News about a mysterious, tropical virus called Zika and its link to severe birth defects and newborn deaths abroad may be worrisome for many – especially pregnant women or those who are thinking about getting pregnant. The U.S Centers for Disease Control and Prevention has issued a first-of-its-kind travel alert recommending that pregnant women avoid countries where Zika has spread, and world health officials have declared a global emergency to control the Zika virus.
A small number of cases have recently been reported in the U.S. If you’re pregnant or have a loved one who is, you may understandably be concerned.
What is Zika virus?
Zika is a mosquito-borne virus related to dengue, yellow fever and the West Nile virus. The most common means to get this infection is from a mosquito bite in a region where the virus is currently being spread.
The most common symptoms are usually mild, including fever, rash, joint pain, or conjunctivitis (eye irritation). Not all patients with the Zika infection will have symptoms; only 80% will show the signs.
Brazil reported an outbreak in May and since then the virus has primarily spread in Latin American and Caribbean countries.
Who is most at risk?
What we know: Anyone who is living in or traveling to an area where the Zika virus is found who has not already been infected is at risk, including pregnant women.
The virus is most often transmitted through a mosquito but can also be spread through sexual intercourse from a partner who is infected (who travelled to an area of risk).
All pregnant woman who have traveled to any of these countries are at risk. In addition, pregnant women who have partners who have traveled to the risk areas identified by the CDC are at risk if they have unprotected intercourse.
What we don’t know: While pregnant women have been the focus of concern because of the potential to pass the virus to the fetus, we don’t know if women are more likely to get an infection just because they are pregnant.
What are the risks to a fetus?
What we know: Although the Zika virus rarely causes significant illness in adults, the effects could be severe and irreversible for the fetus of a pregnant woman who is infected. The Zika virus has recently been associated with an increased number of babies born with microcephaly (which causes an abnormally small head and is associated with brain damage), mostly in Brazil, but cases have also been reported around the world in women who traveled to areas where mosquitos transmit the infection.
What we don’t know: Unfortunately, there are still many unknowns. We don’t know how likely it is for a fetus to be affected by the virus if the mother has it. We also don’t know the full spectrum of potential outcomes. It is possible that there could be no impact, or that babies could be very mildly affected if their mother has an infection. In other cases, the consequences could be profound, impacting the child’s ability to function independently. We don’t know if the infection behaves differently in the presence of other factors like nutrition or environment. We assume the infection is worse early in pregnancy but we don’t know whether the stage of pregnancy is absolutely linked to how babies are affected.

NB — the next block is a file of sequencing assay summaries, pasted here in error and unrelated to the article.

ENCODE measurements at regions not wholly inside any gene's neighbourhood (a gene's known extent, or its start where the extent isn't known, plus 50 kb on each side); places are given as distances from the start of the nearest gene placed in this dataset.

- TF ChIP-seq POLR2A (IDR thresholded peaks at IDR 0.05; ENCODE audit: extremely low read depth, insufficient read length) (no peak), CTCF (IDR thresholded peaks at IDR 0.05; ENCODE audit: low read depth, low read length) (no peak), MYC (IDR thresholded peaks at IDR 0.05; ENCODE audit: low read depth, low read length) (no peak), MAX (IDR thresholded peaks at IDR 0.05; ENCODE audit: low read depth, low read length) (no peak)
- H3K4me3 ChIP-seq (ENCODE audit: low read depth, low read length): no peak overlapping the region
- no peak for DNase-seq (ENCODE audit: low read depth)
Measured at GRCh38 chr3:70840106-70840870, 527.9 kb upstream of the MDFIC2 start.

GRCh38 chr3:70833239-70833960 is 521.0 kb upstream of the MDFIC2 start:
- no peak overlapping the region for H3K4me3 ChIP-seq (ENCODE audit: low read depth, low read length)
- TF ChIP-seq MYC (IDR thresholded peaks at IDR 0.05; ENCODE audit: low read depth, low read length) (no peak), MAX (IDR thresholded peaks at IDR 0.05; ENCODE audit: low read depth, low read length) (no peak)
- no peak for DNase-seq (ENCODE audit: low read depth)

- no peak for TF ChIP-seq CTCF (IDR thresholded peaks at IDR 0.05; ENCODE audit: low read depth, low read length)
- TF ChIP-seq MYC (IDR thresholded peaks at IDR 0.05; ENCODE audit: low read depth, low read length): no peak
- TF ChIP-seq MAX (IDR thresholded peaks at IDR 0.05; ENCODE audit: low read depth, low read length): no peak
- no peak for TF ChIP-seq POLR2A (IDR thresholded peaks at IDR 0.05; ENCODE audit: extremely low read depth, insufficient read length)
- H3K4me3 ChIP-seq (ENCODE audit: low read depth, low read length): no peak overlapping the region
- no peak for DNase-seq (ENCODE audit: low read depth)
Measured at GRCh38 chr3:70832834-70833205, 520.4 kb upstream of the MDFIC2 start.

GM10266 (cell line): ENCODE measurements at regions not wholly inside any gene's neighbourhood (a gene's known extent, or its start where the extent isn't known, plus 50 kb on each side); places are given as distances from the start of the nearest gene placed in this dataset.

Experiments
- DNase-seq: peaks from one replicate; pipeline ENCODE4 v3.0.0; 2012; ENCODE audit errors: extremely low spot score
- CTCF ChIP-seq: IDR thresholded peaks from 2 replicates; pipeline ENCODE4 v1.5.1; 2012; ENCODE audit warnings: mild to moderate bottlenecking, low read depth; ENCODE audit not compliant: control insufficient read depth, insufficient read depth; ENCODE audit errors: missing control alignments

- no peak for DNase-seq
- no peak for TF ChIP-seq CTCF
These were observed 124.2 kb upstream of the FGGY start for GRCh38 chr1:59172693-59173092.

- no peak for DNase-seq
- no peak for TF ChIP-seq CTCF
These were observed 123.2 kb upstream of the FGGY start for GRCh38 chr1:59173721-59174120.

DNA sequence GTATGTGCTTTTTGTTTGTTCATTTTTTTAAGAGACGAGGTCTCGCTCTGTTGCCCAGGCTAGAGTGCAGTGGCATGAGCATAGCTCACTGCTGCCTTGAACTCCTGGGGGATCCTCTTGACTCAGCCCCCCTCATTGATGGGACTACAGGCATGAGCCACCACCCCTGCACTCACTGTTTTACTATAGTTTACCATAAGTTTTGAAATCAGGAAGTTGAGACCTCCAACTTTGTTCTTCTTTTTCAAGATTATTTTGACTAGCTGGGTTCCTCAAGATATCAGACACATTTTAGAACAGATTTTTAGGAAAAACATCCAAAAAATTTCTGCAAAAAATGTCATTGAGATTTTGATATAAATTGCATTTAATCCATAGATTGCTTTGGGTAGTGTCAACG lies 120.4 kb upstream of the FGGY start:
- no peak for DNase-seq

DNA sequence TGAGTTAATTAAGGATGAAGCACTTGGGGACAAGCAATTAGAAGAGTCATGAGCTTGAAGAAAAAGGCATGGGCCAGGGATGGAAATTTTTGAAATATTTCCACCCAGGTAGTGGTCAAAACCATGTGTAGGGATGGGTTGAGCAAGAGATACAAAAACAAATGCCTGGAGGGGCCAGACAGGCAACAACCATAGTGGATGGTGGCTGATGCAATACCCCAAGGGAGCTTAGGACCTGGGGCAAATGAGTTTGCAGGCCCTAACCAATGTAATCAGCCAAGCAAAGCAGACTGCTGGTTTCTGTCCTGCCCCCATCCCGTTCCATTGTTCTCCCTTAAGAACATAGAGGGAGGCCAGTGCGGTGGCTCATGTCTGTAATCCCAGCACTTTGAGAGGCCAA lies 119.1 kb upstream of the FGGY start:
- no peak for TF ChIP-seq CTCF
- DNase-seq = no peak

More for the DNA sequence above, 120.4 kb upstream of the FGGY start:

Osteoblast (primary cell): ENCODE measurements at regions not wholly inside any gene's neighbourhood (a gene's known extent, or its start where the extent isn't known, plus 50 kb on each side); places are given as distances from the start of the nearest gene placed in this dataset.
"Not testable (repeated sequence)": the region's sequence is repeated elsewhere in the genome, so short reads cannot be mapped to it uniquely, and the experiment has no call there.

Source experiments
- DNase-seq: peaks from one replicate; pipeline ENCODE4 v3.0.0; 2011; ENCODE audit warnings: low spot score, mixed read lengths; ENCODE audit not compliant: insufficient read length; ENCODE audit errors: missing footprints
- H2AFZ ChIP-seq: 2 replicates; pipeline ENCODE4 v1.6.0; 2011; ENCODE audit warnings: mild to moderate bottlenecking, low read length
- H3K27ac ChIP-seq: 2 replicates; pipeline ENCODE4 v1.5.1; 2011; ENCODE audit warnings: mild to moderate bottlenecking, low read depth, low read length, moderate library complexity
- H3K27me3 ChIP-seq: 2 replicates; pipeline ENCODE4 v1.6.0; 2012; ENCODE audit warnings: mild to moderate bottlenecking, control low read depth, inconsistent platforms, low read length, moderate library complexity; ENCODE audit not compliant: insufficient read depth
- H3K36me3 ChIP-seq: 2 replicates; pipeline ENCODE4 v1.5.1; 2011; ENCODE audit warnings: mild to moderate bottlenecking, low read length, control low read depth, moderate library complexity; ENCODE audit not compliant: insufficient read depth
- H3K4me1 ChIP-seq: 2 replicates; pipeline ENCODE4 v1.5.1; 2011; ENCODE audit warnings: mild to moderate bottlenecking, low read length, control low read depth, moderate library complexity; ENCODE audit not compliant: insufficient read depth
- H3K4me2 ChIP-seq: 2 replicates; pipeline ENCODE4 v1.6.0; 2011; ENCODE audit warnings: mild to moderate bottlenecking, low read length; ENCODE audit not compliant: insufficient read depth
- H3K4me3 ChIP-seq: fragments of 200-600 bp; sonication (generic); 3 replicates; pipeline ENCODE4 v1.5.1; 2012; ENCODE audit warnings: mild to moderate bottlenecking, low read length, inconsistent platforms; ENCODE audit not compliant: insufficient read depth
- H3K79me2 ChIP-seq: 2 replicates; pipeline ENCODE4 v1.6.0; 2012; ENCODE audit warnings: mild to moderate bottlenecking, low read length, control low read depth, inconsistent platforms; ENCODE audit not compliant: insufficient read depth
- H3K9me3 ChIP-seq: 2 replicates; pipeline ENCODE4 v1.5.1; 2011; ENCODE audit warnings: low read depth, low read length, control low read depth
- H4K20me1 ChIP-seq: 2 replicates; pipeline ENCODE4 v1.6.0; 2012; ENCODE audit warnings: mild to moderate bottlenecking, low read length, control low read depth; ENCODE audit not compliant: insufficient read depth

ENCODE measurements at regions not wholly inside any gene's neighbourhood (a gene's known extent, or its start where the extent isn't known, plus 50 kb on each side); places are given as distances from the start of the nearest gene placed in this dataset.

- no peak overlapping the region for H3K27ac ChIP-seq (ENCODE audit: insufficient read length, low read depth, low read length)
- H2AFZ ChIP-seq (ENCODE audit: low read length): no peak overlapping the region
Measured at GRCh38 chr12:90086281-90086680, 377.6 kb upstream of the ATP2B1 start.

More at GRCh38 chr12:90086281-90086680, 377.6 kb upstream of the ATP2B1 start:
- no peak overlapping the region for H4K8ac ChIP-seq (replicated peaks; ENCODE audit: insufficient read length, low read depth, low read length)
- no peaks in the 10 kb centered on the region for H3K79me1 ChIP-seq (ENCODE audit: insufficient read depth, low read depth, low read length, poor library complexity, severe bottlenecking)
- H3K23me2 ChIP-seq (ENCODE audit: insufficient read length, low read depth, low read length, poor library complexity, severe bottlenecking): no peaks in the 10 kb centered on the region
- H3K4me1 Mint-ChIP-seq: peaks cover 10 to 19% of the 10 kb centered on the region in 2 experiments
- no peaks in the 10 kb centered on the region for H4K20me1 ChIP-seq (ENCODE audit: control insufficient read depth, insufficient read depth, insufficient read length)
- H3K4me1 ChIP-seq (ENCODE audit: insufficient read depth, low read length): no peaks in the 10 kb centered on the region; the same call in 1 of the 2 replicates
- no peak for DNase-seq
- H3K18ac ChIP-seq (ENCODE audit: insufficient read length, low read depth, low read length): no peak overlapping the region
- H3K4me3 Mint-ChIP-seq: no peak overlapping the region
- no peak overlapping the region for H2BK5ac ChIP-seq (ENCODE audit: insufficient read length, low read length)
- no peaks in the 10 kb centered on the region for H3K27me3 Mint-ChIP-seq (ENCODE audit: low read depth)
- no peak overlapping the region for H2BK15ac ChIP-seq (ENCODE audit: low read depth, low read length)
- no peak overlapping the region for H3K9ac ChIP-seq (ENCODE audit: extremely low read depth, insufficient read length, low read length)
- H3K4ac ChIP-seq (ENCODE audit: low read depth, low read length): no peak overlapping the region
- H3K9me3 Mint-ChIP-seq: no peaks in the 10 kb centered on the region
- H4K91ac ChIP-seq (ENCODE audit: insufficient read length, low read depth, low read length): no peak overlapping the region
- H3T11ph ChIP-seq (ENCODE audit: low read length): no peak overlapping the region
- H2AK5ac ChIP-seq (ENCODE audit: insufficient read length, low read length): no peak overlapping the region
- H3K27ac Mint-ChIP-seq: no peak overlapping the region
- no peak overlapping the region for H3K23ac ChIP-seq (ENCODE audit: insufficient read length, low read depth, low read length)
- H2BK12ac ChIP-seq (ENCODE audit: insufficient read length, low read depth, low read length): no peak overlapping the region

Some newborn deaths and miscarriages abroad have also been associated with the virus.
If you are pregnant
At the present time, there is no treatment available for the Zika virus and the recommendations focus on prevention. Women who are pregnant should avoid traveling to any of the areas listed by the CDC. If travel is required, they are advised to limit exposure to mosquito environments such as forests and marshes and use insect repellent, wear long sleeves and pants, and stay in places with air conditioning.
If you have traveled to an affected region during pregnancy and are concerned, contact your primary care provider to discuss best next steps. Depending on several factors, your doctor may recommend you receive diagnostic and fetal testing to evaluate your baby’s health and development.
For more information about the Zika virus, visit the CDC’s website.
- Immunizing mom (and baby): Vaccines while pregnant
- Pregnancy and weight gain
- What you should know about fetal DNA testing
Dr. Marjorie Treadwell is the director of the Fetal Diagnosis Center at the University of Michigan and a maternal and fetal medicine expert. Her clinical specialties include high-risk pregnancies, genetic counseling, fetal diagnosis and therapy, education and teaching in these areas.
University of Michigan Von Voigtlander Women’s Hospital opened in December 2011, offering women a state-of-the-art place to welcome their babies to the world in the most caring and comfortable way possible. From private rooms to birthing tubs, each feature was designed around mom and baby’s every need. Learn more at www.umwomenshealth.org.